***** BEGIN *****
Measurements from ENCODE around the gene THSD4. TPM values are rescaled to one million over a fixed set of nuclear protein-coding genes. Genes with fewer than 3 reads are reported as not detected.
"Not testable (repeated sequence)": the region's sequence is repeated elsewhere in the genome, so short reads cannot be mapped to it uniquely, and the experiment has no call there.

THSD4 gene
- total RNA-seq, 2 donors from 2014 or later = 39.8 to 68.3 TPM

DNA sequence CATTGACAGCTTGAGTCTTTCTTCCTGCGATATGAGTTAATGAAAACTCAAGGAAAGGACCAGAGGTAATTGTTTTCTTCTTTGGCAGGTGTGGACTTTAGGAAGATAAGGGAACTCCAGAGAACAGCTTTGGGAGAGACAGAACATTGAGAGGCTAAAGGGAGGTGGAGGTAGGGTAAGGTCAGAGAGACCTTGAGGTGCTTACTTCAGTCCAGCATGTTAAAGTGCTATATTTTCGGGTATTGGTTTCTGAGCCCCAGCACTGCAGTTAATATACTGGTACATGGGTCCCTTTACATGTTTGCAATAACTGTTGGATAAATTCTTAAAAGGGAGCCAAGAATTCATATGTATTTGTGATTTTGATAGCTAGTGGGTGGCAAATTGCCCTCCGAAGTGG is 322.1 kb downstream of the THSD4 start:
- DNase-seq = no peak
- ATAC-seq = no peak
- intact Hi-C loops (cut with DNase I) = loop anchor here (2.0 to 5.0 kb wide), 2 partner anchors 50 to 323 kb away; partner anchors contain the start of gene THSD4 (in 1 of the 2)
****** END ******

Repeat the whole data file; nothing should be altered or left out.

Measurements from ENCODE around the gene THSD4. TPM values are rescaled to one million over a fixed set of nuclear protein-coding genes. Genes with fewer than 3 reads are reported as not detected.
"Not testable (repeated sequence)": the region's sequence is repeated elsewhere in the genome, so short reads cannot be mapped to it uniquely, and the experiment has no call there.

THSD4 gene
- total RNA-seq, 2 donors from 2014 or later = 39.8 to 68.3 TPM

DNA sequence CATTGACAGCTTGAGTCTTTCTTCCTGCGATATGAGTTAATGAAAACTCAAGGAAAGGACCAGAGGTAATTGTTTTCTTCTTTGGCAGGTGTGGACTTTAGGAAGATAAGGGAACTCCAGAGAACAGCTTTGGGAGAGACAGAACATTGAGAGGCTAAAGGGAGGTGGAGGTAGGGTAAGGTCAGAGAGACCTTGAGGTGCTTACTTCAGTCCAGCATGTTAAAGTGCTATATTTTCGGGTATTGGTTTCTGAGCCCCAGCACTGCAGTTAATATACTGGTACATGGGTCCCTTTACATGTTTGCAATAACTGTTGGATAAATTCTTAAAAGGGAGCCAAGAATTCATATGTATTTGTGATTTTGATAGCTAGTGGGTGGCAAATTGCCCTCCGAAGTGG is 322.1 kb downstream of the THSD4 start:
- DNase-seq = no peak
- ATAC-seq = no peak
- intact Hi-C loops (cut with DNase I) = loop anchor here (2.0 to 5.0 kb wide), 2 partner anchors 50 to 323 kb away; partner anchors contain the start of gene THSD4 (in 1 of the 2)